The primary mission of U.S. Special Forces (often referred to as Green Berets) is unconventional warfare, so when Americans think about explosive entries and clearing rooms in combat, they usually envision Rangers or SEALs conducting this type of mission. Although unconventional warfare is their primary task, one of the missions assigned to Special Forces is direct action, which can include unilateral operations without indigenous forces, although this would be an exceptional scenario. In order to support this mission and institutionalize the tactics, techniques, and procedures used for direct-action missions, Special Forces has developed a number of schools at Fort Bragg over the years.

Special Operations Training (SOT)

The first course, called Special Operations Training (SOT), started right after 5th Special Forces Group shut down Blue Light, which was an interim counterterrorism unit meant to fill the gap until Delta Force was stood up. Like Blue Light, SOT sought to retain the tactics developed by Special Forces during the Son Tay raid in Vietnam, which were then further refined by Blue Light.

SOT took place at Mott Lake, but in these early years the Army was not really thinking about counterterrorism the way they are today. SOT was a three-week (later four-week) course that consisted of advanced weapons training. Entire 12-man ODAs would attend the course. Special Forces students, along with the occasional Ranger or Marine, would spend a few days on advanced pistol marksmanship, then advanced rifle marksmanship, and so on. The team’s snipers would break away from the main element to train on long guns. Tony Cross, a former instructor out at Mott Lake, said of the room-clearing techniques taught at that time, “They were really rudimentary, brother.”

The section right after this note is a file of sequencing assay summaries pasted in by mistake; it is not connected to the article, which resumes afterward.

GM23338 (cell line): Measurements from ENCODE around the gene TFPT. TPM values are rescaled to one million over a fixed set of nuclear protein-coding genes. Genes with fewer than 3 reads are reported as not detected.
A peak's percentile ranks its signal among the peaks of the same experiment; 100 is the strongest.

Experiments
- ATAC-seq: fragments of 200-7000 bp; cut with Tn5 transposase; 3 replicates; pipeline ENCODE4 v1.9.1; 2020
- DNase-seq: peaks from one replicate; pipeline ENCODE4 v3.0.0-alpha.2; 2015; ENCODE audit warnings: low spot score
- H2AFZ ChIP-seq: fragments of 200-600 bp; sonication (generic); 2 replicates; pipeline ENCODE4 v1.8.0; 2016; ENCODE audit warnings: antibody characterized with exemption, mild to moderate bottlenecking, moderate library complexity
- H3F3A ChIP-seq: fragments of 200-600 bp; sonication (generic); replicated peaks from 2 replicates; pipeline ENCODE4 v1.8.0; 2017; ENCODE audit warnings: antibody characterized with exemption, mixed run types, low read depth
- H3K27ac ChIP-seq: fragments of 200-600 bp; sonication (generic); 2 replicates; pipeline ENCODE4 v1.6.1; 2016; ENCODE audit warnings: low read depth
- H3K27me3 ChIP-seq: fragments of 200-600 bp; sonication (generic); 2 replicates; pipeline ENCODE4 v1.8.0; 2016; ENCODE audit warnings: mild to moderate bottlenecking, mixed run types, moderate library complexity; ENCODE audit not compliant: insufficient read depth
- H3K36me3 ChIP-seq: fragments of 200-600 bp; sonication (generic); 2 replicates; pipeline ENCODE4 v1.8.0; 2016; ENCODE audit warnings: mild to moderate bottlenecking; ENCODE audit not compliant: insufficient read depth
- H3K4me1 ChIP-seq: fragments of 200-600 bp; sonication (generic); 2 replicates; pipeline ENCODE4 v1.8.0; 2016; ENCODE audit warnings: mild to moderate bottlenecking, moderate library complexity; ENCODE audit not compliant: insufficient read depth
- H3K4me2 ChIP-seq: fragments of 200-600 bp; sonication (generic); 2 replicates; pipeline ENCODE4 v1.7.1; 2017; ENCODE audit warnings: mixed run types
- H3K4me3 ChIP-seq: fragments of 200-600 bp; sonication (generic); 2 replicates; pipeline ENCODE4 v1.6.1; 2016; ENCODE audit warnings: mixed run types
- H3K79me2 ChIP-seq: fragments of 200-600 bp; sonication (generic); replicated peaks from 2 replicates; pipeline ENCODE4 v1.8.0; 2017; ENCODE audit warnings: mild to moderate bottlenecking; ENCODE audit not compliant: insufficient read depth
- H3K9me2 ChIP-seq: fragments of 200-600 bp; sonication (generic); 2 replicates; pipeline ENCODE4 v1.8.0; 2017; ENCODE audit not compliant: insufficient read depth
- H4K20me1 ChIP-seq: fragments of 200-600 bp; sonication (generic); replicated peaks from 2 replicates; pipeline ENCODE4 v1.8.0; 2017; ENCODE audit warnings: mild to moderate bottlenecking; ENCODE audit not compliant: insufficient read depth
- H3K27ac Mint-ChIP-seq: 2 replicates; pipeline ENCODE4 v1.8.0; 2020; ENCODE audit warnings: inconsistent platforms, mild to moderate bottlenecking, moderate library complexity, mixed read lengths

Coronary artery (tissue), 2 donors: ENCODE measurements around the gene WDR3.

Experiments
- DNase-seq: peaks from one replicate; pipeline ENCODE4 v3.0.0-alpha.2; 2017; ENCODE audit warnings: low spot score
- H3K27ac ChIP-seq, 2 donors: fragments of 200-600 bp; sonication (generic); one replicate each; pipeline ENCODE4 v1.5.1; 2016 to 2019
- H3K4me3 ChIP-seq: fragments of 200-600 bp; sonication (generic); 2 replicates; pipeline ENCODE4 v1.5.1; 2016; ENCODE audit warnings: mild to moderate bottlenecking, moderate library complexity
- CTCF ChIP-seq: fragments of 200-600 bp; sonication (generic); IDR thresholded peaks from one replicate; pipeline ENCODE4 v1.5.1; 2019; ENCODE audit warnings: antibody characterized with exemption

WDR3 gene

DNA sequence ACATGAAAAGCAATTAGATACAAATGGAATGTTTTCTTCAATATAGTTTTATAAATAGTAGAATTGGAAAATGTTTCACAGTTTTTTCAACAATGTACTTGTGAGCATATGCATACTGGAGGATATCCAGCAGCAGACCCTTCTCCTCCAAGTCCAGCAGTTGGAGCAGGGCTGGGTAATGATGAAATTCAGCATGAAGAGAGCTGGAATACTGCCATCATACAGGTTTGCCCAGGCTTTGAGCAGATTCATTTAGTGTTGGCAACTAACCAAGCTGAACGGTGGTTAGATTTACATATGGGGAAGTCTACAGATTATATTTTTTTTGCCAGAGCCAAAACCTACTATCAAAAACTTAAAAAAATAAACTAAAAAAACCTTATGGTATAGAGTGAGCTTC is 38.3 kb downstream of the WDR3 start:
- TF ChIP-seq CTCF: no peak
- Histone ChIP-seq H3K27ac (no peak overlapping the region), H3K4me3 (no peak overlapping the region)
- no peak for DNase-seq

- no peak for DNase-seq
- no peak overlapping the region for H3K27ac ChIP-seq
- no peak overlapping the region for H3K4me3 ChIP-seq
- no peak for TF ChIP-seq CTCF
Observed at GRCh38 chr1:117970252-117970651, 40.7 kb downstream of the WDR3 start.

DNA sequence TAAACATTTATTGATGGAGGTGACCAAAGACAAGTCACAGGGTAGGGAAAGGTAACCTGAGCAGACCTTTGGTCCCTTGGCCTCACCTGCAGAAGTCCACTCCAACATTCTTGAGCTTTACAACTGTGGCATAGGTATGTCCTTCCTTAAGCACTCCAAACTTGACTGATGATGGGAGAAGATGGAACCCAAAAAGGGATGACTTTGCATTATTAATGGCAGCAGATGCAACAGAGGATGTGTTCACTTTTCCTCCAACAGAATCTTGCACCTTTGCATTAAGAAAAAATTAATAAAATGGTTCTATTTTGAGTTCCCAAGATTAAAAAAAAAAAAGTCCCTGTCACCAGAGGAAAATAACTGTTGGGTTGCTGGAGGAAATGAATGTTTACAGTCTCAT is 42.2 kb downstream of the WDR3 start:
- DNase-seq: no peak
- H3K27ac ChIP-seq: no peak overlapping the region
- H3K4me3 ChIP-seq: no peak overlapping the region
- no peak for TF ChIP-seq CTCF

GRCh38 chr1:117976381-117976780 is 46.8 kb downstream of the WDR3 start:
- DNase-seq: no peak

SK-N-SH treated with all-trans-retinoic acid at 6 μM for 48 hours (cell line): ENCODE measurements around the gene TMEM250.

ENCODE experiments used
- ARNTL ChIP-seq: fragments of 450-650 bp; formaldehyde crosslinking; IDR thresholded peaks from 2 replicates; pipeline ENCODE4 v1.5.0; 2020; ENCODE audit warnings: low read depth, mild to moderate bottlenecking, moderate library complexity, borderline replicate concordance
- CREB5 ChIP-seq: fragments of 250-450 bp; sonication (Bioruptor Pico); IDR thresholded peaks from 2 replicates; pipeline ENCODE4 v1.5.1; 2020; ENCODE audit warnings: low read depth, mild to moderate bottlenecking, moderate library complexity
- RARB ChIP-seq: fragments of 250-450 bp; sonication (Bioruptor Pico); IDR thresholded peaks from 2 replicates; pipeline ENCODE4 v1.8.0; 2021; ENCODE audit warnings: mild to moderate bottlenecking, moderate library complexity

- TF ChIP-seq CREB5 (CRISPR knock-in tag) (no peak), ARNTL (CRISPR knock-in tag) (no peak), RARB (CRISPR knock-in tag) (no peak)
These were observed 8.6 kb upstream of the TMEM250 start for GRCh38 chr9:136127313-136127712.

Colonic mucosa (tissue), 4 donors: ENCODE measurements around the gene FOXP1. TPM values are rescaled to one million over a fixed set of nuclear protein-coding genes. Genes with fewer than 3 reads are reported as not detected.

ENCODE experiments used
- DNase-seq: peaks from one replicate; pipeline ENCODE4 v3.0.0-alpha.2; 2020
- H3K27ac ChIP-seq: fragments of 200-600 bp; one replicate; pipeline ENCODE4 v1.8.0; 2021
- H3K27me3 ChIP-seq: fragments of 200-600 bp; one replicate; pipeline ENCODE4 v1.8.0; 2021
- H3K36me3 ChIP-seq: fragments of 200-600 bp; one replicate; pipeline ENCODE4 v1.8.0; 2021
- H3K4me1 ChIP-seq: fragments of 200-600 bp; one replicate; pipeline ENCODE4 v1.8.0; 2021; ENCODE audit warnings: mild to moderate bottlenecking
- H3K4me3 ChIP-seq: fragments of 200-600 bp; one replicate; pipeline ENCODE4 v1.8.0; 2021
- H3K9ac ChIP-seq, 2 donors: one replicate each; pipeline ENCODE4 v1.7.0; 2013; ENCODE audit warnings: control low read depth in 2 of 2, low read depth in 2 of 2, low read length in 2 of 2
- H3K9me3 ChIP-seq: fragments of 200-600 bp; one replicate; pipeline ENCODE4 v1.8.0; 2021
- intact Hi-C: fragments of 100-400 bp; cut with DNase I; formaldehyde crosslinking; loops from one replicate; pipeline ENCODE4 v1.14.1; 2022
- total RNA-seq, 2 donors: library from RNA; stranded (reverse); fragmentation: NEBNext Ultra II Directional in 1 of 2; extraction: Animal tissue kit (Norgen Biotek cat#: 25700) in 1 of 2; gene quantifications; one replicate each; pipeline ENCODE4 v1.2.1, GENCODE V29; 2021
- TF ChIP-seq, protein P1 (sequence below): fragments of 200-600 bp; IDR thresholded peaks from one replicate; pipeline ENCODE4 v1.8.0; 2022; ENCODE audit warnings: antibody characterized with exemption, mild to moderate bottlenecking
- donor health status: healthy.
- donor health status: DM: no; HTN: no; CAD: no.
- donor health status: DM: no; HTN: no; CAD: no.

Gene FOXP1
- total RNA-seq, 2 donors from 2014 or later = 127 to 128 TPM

At SOT, Green Berets were learning critical skills that they would need to perform their duties. “All the specialities are just infiltration, bro!” Tony said, referring to the specialty teams in a Special Forces company such as combat diver and military free-fall teams. Special Forces men who attended SOT learned how to do their jobs once they arrived at the objective, or how to teach indigenous forces to do it for them.

Out at Mott Lake, the Special Forces soldiers fired an absurd amount of ammunition during a three-week course. They also constructed and used all sorts of obscure explosive charges. The course was “solely designed for the ODA to give them baseline training and develop their own standard operating procedures,” Joe Crane described.

Special Forces Advanced Reconnaissance, Target Analysis, and Exploitation Techniques Course (SFARTAETC)

By 1987, a new direct-action school was being created called SFARTAETC—the Special Forces Advanced Reconnaissance, Target Analysis, and Exploitation Techniques Course—which is a crazy-long acronym even for the Army. SFARTAETC began dragging resources away from SOT, and the latter course started running three times a year instead of seven or eight. It could no longer function as a course that trained entire ODAs either, but SOT was not closed down until 1993.


Special Forces instructors arrived at the new SFARTAETC course in the summer of 1987 and began preparing lesson plans, which had to be cleared and given to them by another unit. In January of 1988, the first pilot course was run. In those first two years of SFARTAETC, it was common for the instructors to put in 15-hour days running the eight-week long course one cycle right after the other.